Here’s a blast from the past for everyone. I realized that I still had two reviews from late October that I had yet to post on Steepster and this is the first of them. This is also the tea that started to convince me that so-called “honey aroma” teas may not be for me. They never seem honeyed enough for my taste, and to be completely honest, that was my most persistent complaint with this tea. Otherwise, it was a pretty solid, appealing Taiwanese black tea.
I prepared this tea gongfu style. After a quick rinse, I steeped 6 grams of loose tea leaves in 4 ounces of 205 F water for 7 seconds. This infusion was chased by 13 subsequent infusions. Steep times for these infusions were as follows: 10 seconds, 15 seconds, 20 seconds, 25 seconds, 30 seconds, 40 seconds, 50 seconds, 1 minute, 1 minute 15 seconds, 1 minute 30 seconds, 2 minutes, 3 minutes, and 5 minutes.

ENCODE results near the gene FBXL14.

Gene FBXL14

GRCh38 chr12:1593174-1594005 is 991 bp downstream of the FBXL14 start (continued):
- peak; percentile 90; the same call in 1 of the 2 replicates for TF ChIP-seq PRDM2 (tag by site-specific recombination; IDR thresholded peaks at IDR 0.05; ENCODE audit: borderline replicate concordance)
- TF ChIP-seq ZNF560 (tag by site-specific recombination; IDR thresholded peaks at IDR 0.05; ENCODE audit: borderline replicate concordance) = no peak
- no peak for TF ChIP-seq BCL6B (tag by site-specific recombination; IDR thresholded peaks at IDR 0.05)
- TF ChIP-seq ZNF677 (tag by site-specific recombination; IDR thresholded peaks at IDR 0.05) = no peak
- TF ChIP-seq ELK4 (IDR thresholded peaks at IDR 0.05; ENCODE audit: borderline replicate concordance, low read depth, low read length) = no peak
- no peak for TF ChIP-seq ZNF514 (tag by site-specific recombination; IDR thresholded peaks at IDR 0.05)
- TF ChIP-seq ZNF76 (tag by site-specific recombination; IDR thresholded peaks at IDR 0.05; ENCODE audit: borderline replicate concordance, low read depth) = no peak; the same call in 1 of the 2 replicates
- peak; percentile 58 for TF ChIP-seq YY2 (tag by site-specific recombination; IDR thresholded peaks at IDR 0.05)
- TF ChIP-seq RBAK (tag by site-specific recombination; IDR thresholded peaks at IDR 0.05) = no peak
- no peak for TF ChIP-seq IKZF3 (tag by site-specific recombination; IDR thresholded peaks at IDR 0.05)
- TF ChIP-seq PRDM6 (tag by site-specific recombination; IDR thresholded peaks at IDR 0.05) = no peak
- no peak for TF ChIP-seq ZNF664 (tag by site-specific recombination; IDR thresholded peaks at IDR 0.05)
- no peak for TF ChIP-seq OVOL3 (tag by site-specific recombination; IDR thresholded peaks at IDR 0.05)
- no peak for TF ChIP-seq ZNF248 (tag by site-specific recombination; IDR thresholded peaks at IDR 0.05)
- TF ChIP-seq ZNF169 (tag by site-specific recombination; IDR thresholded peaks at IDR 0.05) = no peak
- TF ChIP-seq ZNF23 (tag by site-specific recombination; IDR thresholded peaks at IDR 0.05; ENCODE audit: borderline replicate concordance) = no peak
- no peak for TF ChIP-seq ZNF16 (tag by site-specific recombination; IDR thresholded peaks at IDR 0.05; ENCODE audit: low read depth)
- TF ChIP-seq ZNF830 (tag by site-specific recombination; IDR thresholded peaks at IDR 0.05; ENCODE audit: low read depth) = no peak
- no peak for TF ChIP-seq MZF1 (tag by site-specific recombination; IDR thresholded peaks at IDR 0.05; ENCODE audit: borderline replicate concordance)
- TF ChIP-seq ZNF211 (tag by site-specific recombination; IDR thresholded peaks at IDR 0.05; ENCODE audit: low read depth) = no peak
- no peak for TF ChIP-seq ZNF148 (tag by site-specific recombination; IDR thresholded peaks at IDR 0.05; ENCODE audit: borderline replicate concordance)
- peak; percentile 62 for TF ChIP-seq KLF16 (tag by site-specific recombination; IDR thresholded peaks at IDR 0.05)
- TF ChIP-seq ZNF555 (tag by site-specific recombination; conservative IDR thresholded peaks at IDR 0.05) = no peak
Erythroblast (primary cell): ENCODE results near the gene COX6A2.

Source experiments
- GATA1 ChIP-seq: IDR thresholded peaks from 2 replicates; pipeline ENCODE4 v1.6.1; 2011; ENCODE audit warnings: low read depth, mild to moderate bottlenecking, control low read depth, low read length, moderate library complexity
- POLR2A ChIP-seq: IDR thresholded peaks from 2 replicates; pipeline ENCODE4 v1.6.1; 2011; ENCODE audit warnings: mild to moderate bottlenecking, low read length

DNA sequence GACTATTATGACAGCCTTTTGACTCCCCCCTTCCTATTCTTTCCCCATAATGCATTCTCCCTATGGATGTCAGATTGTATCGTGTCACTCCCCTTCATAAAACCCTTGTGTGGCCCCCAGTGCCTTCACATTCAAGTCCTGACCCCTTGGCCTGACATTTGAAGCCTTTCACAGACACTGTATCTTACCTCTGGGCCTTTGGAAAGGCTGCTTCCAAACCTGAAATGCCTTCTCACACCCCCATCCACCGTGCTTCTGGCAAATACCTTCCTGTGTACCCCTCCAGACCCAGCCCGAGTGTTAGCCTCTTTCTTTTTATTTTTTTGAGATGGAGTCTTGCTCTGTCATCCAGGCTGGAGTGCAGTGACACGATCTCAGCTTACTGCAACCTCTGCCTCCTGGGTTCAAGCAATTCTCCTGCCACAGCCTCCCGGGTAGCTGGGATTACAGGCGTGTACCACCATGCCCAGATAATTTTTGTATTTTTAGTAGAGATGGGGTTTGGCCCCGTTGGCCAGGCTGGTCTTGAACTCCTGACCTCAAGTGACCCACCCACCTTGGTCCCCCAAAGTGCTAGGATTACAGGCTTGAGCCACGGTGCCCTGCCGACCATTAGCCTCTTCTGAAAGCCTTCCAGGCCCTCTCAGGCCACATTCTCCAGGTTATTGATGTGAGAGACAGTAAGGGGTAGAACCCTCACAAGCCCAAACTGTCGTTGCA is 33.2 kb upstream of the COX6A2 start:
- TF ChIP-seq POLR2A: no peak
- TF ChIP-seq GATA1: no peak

Prior to the rinse, the dry tea leaves offered aromas of honey, beeswax, and straw. After the rinse, I caught new aromas of wood and malt. The first proper infusion added hints of herbs and cinnamon to the bouquet. On the palate, I found predictably mild notes of beeswax, honey, straw, wood, and malt underscored by a vague hint of nuttiness. Subsequent infusions quickly brought out notes of cinnamon, nutmeg, roasted chestnut, roasted walnut, herbs, maple syrup, malt, toast, and minerals. The later infusions were heavy on mineral notes backed by subtle hints of roasted nuts, straw, malt, and wood. I also found a few very distant honey tones on a couple of these infusions, but they were hardly all that noteworthy for me.
This struck me as being a light, smooth black tea that was perhaps most suitable for afternoon and/or evening consumption. It wasn’t bad, but as mentioned earlier, it was not as heavy on the honey as I would have preferred. Also, it faded a little faster than anticipated. In the end, it was a nice enough tea, but it was not really for me.
Flavors: Chestnut, Cinnamon, Herbs, Honey, Malt, Maple Syrup, Mineral, Nutmeg, Straw, Toast, Walnut, Wood